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Why does FPi work ?

Independent research over the past 14 years have uncovered many digestion nuances provided a great summary of Peptide discoveries in a January, 2009 article as follows:

"Traditionally, it was thought that all dietary proteins needed to be hydrolyzed to free AA in order to be absorbed. This concept was however challenged when the first intestinal oligopeptide transporter, PepTi, was simultaneously cloned and identified by two separate groups in rats and rabbits (Bollet al., 1994; Fei et al., 1994). The peptide transporter was then identified and characterized in domestic animals such as pigs (Klang et al., 2005), chickens (Chen et al., 1999), turkey (Van etal., 2005), and ruminant animals (Chen et al., 1999). The PepTi protein, which was found to be located at the brush border membrane of intestinal epithelial cells (Leibach and Ganapathy, 1996), has been shown to have broad substrate specificity, compared to the relatively narrow substrates specificity of most free AA transporters.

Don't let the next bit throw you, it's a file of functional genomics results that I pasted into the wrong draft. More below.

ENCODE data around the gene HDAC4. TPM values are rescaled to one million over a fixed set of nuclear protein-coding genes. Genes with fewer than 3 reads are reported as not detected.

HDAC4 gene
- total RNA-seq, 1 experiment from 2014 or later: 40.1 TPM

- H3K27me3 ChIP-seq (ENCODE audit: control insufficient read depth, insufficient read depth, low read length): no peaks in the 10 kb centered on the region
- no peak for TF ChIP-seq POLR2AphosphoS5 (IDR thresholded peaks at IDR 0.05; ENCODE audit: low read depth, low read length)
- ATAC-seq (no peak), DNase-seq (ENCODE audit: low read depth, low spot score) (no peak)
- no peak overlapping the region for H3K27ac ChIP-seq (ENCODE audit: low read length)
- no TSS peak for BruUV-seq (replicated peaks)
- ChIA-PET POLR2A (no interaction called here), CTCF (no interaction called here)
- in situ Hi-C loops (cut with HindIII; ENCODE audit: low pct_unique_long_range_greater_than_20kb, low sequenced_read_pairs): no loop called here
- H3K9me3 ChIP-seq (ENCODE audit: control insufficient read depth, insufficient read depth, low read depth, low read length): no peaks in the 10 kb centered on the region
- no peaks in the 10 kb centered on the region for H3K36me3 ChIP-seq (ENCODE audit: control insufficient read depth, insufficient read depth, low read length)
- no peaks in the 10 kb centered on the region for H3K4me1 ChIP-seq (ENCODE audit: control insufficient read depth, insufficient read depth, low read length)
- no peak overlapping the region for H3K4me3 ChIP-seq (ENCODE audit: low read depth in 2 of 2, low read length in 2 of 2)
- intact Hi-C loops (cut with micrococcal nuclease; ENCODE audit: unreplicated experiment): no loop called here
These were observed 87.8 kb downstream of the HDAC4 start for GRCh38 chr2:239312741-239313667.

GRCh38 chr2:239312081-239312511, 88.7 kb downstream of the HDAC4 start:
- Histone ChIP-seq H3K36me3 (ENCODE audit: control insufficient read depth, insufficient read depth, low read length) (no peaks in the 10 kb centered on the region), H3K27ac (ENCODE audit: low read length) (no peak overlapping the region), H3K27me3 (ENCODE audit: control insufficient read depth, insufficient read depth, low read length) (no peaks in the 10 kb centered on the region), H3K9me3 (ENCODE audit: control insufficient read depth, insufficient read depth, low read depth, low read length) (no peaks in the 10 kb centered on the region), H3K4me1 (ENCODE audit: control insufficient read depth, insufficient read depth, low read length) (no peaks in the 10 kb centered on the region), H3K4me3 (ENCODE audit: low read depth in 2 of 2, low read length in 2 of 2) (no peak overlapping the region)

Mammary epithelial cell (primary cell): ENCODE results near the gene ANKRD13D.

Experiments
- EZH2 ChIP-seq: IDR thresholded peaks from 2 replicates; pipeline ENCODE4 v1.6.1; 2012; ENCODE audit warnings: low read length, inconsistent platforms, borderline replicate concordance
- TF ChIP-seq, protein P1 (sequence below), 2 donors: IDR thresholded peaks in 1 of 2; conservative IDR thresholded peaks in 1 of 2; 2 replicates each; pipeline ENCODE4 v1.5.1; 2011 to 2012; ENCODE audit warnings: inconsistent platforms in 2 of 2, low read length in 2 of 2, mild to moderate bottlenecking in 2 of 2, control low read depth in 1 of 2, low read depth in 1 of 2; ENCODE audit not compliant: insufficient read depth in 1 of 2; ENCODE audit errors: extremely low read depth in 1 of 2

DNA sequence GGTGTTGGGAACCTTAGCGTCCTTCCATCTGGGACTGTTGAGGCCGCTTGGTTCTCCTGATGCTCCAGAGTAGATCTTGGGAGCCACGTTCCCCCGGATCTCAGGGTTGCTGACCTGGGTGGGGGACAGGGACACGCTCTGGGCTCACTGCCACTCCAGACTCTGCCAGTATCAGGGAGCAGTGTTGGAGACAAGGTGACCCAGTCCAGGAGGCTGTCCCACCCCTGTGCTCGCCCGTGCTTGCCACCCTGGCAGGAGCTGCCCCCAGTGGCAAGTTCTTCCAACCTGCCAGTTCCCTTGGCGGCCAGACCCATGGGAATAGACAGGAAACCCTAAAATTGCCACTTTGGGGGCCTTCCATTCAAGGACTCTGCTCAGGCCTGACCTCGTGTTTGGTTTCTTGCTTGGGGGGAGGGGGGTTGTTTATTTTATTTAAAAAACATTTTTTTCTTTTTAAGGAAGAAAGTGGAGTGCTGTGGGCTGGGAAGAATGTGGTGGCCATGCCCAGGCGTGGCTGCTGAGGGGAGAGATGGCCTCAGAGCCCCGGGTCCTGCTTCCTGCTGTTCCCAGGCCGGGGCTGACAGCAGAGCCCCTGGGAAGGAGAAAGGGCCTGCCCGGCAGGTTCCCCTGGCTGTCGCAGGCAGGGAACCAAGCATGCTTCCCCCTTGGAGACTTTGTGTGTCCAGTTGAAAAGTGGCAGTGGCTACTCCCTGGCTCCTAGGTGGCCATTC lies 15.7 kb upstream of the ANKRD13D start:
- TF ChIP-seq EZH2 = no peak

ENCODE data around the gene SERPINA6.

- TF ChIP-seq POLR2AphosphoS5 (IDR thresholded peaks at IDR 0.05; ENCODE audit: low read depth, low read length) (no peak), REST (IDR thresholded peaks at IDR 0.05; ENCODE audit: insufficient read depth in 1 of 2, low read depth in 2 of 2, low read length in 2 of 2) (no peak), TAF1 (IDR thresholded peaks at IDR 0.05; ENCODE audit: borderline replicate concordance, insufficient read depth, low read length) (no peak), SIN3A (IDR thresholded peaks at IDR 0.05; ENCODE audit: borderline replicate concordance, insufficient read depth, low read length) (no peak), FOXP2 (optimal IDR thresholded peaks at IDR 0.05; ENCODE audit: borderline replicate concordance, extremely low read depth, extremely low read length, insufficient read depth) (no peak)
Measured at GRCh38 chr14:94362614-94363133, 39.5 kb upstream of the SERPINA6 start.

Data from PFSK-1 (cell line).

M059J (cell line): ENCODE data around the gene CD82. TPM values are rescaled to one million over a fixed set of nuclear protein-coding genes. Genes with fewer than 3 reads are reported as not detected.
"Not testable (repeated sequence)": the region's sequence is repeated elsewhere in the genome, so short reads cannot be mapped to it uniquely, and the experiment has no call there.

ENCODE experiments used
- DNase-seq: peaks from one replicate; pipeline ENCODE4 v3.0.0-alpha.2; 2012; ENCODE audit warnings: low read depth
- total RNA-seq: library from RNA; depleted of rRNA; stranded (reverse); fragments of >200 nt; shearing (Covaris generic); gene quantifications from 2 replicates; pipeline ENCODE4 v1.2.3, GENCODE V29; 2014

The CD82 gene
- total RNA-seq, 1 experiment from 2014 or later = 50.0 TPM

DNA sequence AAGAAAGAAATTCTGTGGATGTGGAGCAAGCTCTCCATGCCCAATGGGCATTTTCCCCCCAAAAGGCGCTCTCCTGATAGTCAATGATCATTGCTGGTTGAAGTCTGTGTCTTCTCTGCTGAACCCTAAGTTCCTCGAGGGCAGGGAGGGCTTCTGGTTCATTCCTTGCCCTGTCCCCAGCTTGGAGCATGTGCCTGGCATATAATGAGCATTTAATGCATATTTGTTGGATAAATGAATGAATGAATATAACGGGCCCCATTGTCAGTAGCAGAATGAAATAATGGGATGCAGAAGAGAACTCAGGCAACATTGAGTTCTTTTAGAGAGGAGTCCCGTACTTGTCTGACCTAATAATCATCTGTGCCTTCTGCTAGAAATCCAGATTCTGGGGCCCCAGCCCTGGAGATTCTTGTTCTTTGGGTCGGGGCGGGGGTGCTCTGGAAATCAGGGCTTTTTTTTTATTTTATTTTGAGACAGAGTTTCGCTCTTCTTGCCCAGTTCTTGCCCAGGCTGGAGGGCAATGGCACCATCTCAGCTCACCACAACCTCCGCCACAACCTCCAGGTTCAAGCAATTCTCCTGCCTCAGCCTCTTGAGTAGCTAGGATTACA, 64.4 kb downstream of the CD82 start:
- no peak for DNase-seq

Furthermore, a wide range of di- or tri-peptides, regardless of their molecular weight, electrical charge and hydrophobicity could be transported by PepT1, demonstrating the importance of peptide transport in domestic animals (Pan et al., 2001; Chen et al., 2002; Adibi, 2003). Indeed, the absorption of intact peptides from the gastrointestinal tract appears to constitute part of the end products of dietary protein entering the blood (Pan et al., 1998)"